Ovulation induction involves taking medication to induce ovulation by encouraging eggs to develop in the ovaries and be released, increasing the chance of conception through timed intercourse or artificial insemination. ... Medications used in ovulation induction can include: Clomiphene Citrate (Clomid)
Is ovulation induction safe?
Ovulation induction circumvents this problem by artificially inducing ovulation. The process is safe, generally does not require any invasive procedures or tests, and often works wonders even for couples who have unsuccessfully tried for years to get pregnant.
How can I ovulate naturally?
Hence some simple changes to improve your body's healthy ability to ovulate include:
Can sperm make you ovulate?
Semen May Trigger Ovulation. A semen protein dubbed ovulation-inducing factor (shown here as crystals) may affect the female brain and trigger ovulation. A recently discovered protein in semen can cause female mammals to ovulate, new research finds.
How long does egg live after ovulation?
about 12-24 hours
How long do the sperm and egg live? An egg lives for about 12-24 hours after you ovulate, and sperm can live for five to seven days. Ideally, you need a lot of sperm on stand-by to 'pounce' on that egg when it's released, so have sex in the days leading up to when you ovulate and a day after.
Intrauterine insemination (IUI) is a fertility treatment that involves placing sperm inside a woman's uterus to facilitate fertilization. The goal of IUI is to increase the number of sperm that reach the fallopian tubes and subsequently increase the chance of fertilization.
How successful is IUI?
As with most fertility procedures, IUI success is higher for younger women. Here are the chances of pregnancy after one IUI cycle, by age: Under 35: 10 to 20 percent chance of pregnancy. Between 35 and 40: 10 percent chance.
What is IUI and how much does it cost?
The average IUI treatment costs $895, with prices varying significantly depending on the clinic you use and whether you need fertility drugs and/or donor sperm. Your insurance coverage as well as the additional costs will determine your final price for IUI, which can be up to $3,000 per cycle for comprehensive care.
What is difference between IUI and IVF?
The main difference between an IUI and IVF treatments are: IVF is a process involving egg stimulation, retrieval, fertilization, and transfer; whereas, an IUI injects sperm into a uterus to decrease the sperm's travel time to the egg. ... transfer of the resulting embryos into the uterus.
How can I increase my chances of getting pregnant with IUI?
Your doctor may recommend that you try 3 to 6 cycles of IUI with injectables before moving on to another fertility treatment option like in vitro fertilization (IVF). To boost your chances of pregnancy with artificial insemination, ask your reproductive endocrinologist about doing two inseminations during your cycle.
How long does it take sperm to reach the egg after IUI?
Most women ovulate about two weeks after their last menstrual period. Before beginning an IUI cycle, a doctor pinpoints the precise moment of ovulation to ensure the sperm has the best possible chances of meeting an egg.
Is IUI safe for baby?
Stimulating ovulation with IUI is not recommended by the NHS, because there is a much greater risk of a multiple pregnancy when taking fertility drugs . However, it may still be offered to you at a private fertility clinic.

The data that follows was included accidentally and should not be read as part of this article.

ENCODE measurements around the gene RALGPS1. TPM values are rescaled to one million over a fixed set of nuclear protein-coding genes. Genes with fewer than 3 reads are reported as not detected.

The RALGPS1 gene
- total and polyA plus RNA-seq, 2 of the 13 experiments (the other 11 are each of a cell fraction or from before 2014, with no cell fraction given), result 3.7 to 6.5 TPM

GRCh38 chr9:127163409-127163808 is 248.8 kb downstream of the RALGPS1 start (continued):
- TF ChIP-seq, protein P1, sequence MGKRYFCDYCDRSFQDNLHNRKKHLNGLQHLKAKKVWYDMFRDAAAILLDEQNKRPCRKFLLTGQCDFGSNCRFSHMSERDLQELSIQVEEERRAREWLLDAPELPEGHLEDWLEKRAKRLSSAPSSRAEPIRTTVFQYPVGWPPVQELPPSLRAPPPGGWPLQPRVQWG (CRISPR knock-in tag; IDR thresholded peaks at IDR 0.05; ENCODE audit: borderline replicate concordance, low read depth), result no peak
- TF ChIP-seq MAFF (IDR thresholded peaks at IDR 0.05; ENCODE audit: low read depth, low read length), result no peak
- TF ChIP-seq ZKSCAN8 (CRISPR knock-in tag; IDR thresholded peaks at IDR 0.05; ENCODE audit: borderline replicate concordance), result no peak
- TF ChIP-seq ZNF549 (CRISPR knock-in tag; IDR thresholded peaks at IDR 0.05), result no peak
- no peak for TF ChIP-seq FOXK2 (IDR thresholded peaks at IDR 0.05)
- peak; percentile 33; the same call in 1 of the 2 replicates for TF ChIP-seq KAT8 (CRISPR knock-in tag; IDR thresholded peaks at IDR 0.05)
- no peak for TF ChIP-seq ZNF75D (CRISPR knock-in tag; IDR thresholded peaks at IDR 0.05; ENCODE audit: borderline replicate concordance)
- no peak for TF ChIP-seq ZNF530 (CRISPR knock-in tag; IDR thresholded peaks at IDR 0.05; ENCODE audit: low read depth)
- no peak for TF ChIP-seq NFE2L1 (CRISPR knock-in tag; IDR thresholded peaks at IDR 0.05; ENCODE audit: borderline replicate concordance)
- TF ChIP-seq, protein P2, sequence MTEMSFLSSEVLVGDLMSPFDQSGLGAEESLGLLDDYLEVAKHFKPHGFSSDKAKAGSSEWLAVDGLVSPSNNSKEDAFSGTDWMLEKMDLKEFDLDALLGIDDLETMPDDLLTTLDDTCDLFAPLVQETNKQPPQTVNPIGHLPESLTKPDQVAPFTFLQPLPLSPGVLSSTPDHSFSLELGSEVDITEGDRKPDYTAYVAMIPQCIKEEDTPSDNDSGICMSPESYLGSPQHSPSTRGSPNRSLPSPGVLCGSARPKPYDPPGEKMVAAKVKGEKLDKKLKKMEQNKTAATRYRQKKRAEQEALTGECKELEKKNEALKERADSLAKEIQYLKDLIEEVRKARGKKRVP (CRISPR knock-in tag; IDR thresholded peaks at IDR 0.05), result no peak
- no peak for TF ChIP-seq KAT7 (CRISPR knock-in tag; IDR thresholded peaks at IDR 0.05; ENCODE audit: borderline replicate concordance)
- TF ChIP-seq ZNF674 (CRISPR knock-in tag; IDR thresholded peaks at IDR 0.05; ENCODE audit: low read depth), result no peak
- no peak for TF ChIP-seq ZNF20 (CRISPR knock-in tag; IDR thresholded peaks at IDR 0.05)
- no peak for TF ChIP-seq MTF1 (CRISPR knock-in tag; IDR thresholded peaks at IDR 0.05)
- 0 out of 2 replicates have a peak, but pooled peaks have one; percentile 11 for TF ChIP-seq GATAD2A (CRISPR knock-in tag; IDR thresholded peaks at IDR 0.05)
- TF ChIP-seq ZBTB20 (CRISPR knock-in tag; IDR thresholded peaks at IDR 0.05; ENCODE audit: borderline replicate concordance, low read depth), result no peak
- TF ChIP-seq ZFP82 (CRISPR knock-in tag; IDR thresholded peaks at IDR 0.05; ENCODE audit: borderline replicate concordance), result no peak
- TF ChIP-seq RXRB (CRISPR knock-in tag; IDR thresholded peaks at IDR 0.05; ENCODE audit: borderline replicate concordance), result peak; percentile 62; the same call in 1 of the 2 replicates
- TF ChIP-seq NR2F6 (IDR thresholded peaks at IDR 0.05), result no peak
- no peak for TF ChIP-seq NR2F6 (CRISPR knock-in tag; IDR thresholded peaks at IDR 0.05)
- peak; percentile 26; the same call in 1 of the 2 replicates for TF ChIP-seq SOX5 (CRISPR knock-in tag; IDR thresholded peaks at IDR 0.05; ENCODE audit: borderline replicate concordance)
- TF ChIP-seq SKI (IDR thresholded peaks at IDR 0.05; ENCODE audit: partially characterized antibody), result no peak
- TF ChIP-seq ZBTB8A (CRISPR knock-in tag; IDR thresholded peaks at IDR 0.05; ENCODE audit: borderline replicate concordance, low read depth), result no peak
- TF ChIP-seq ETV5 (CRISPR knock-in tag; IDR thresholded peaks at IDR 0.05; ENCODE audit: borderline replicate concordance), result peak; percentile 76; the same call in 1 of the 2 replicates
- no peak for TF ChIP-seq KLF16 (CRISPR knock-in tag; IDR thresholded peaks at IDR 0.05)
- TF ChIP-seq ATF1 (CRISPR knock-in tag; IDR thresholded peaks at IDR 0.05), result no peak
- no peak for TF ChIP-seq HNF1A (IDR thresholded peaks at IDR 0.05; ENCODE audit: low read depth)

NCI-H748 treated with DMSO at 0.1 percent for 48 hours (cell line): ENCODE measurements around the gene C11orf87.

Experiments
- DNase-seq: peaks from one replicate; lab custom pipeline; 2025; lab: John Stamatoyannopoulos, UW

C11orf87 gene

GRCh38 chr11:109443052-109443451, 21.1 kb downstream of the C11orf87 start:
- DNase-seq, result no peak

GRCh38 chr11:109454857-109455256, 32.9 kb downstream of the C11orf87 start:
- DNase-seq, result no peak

What are the chances of getting pregnant with IVF?
Most women typically see success rates of 20-35% per cycle, but the likelihood of getting pregnant decreases with each successive round, while the cost increases. The cumulative effect of three full cycles of IVF increases the chances of a successful pregnancy to 45-53%.
Is IVF procedure painful?
The most potentially painful part of undergoing IVF is the procedure to implant the fertilized eggs back into the uterus. Done a few days after egg retrieval, this feels like a smear test; not pleasant by any means, but nothing to be scared of.
How long does it take for IVF start to finish?
about 6 to 8 weeks
For the woman, however, the IVF process actually starts weeks earlier. IVF is not a single treatment but a series of procedures. An average IVF cycle takes about 6 to 8 weeks from consultation to transfer, but depending on the specific circumstances of each the path is similar for every patient.
How do you know if IVF is successful?
Sensitive breasts, nausea, fatigue, cramping, light spotting-could these be signs the cycle has been successful? Here's the truth: all those symptoms can and do occur even if you're not pregnant. In fact, even if you have no pregnancy symptoms, you may be pregnant. It's really impossible to tell.
What is the best age for IVF?
The good news is that IVF is generally successful, especially for women under age 35 and those using donor eggs. For women of all ages, the odds of a live birth are between 34 and 42 percent over three cycles.
How can I make my IVF more successful?
Here are some improving IVF success tips you need to know before you try out IVF.
Are IVF babies healthy?
Children Born Via IVF May Face Higher Health Risks as They Get Older. In the latest study examining the health of people born through in-vitro fertilization, researchers say there may be an increased risk of high blood pressure. ... People conceived via IVF also seem to be more susceptible to developing insulin resistance.
Is IVF dangerous?
Extended IVF use 'harmful' The experts argue that extended IVF use increases the risk of harm to both the mother and offspring. "Multiple pregnancies are associated with maternal and perinatal complications such as gestational diabetes, fetal growth restriction, and preeclampsia as well as premature birth.
What tests should be done before IVF?
Before beginning IVF, women will first undergo ovarian reserve testing. This involves taking a blood sample and testing it for the level of follicle stimulating hormone (FSH). ... Men will need to have sperm testing. This involves giving a semen sample, which a lab will analyze for the number, size, and shape of the sperm.
Is IVF successful the first time?
To answer your question, chances of success of IVF in the first cycle is not as high as it should be. ... The overall success rate of IVF procedure is 50 percent, but the procedure may not work for you. Few of the women are very lucky to get pregnancy in their first cycle of IVF, but everyone is not so reality.